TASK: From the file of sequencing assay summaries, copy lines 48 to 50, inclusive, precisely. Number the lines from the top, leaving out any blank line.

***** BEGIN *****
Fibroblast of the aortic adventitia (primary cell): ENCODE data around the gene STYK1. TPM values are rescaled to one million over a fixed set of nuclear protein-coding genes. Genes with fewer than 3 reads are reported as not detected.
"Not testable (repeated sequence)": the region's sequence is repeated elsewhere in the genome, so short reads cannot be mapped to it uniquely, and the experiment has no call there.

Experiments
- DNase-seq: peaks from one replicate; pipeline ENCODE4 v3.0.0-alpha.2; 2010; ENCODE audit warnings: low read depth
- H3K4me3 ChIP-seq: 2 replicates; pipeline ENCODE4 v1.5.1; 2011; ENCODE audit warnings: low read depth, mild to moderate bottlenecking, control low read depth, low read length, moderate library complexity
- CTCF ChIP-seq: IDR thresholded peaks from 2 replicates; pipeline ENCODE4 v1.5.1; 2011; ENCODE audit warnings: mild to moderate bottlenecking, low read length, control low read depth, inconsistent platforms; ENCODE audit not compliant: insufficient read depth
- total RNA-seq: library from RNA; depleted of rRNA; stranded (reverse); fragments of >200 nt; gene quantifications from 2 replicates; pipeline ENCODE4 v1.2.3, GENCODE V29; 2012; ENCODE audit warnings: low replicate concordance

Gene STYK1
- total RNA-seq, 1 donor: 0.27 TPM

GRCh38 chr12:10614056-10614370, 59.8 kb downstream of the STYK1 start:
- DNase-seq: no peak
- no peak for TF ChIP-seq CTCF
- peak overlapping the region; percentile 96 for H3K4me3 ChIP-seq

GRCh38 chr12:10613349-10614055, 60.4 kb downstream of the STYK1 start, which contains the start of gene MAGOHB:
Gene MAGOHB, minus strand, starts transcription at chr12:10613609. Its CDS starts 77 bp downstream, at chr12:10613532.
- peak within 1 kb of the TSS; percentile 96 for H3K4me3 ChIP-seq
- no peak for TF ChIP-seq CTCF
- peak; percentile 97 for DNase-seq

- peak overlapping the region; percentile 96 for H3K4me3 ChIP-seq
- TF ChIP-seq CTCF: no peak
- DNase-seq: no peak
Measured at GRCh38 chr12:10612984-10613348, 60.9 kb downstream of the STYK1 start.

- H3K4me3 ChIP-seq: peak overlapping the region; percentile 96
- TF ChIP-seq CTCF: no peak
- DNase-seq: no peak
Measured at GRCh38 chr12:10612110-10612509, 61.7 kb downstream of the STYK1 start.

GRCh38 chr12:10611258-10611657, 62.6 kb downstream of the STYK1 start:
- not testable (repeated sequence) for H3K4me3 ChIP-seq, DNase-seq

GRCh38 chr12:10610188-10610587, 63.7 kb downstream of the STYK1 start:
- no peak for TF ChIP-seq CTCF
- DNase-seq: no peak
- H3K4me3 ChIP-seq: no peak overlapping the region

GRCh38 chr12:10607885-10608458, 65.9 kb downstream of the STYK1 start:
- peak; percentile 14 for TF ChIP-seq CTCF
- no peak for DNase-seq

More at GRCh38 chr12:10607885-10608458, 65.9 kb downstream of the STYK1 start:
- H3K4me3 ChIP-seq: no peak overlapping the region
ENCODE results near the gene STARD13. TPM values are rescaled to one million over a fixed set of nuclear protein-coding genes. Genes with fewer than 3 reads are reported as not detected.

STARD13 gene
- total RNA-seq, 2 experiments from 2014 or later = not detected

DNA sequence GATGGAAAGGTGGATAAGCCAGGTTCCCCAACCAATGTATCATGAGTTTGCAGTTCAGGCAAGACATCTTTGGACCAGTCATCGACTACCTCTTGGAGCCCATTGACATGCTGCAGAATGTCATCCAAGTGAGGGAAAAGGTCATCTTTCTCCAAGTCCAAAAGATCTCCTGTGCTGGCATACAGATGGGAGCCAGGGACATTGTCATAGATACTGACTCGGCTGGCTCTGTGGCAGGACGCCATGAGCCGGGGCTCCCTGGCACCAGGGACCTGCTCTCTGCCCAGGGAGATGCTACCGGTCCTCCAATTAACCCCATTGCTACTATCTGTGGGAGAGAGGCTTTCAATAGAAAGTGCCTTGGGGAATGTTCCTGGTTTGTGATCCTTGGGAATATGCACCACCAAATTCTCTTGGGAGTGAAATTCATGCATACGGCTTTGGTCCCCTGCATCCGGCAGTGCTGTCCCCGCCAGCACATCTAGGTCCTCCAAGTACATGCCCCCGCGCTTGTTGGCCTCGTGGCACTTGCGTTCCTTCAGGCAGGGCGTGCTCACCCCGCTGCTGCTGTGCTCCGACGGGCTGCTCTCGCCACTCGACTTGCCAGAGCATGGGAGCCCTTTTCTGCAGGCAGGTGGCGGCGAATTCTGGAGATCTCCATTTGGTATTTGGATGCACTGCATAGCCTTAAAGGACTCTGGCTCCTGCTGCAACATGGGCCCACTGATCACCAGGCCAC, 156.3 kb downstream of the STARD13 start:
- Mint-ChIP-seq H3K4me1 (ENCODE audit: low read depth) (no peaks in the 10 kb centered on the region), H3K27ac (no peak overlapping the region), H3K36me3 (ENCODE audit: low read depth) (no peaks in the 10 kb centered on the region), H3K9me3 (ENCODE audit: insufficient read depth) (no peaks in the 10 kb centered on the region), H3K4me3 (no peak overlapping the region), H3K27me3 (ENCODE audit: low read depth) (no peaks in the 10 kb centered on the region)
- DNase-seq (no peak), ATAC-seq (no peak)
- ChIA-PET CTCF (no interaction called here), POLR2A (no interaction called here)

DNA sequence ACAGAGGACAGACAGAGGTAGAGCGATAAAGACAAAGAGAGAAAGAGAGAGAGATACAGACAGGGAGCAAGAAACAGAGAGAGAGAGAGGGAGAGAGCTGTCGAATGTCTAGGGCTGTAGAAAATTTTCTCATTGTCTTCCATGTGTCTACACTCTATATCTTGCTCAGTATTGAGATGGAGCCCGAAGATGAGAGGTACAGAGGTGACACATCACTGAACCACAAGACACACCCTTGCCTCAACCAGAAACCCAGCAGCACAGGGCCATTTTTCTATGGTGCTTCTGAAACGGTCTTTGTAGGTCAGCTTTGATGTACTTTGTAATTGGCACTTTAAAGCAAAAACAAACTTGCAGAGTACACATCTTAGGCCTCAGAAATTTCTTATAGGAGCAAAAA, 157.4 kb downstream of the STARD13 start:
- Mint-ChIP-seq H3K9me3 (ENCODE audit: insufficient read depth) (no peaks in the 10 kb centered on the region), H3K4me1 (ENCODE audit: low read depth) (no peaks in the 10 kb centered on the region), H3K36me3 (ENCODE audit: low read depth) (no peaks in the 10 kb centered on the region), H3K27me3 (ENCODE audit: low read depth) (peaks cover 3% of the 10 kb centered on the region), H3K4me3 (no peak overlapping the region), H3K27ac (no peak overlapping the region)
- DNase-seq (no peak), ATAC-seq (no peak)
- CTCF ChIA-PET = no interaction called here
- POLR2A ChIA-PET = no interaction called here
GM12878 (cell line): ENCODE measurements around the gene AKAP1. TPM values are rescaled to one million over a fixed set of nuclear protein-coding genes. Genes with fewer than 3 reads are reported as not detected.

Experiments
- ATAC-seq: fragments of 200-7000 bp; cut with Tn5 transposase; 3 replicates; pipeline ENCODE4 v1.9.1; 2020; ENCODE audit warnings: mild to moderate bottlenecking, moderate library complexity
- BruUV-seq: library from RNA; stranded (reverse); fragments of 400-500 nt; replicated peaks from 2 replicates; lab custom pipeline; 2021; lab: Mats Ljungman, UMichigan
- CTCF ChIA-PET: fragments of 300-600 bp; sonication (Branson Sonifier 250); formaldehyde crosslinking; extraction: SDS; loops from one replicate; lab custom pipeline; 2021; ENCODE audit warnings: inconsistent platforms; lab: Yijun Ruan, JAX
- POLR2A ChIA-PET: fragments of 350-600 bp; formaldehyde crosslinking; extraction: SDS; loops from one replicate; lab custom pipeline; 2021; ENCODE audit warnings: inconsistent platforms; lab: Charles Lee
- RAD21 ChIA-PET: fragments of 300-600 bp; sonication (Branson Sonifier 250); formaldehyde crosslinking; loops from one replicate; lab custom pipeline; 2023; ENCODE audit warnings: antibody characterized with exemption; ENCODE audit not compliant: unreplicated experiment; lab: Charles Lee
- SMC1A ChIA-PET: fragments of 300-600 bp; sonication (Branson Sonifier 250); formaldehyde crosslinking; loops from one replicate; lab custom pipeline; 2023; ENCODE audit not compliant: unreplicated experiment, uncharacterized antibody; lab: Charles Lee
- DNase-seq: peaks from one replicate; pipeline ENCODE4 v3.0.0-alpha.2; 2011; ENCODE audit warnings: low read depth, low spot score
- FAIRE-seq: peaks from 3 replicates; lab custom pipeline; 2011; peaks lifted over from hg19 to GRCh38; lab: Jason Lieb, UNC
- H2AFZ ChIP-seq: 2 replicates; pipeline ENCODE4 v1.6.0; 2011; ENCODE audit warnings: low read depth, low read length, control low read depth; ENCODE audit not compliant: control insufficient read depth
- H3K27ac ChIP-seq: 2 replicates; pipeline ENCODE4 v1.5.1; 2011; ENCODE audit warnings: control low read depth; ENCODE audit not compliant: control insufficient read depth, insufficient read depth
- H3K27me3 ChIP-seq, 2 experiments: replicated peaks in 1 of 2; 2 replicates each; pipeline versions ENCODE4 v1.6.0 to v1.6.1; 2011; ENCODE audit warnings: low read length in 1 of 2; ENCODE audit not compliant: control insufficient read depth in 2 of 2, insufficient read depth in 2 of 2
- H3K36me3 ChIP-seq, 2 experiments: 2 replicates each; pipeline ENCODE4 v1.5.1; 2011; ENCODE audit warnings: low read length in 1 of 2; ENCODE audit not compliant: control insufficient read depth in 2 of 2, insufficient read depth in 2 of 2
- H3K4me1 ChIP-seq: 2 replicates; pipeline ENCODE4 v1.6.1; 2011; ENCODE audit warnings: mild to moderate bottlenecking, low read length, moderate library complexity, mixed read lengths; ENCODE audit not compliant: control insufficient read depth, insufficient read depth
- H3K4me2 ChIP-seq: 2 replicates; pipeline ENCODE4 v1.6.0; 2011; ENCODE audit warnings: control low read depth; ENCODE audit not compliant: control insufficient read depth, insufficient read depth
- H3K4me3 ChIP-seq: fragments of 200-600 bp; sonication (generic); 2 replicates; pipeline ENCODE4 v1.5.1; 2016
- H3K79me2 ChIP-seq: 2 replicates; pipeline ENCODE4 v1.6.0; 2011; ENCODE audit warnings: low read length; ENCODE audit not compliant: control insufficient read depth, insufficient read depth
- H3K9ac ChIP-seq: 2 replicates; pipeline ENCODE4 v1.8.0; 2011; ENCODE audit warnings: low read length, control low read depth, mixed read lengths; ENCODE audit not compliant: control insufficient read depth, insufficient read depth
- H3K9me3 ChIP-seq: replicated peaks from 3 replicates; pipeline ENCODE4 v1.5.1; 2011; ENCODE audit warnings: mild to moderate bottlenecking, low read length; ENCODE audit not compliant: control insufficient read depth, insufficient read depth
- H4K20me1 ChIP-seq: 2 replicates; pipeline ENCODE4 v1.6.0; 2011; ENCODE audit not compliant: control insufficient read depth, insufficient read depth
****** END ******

- CTCF ChIA-PET = no interaction called here
- POLR2A ChIA-PET = no interaction called here
GM12878 (cell line): ENCODE measurements around the gene AKAP1. TPM values are rescaled to one million over a fixed set of nuclear protein-coding genes. Genes with fewer than 3 reads are reported as not detected.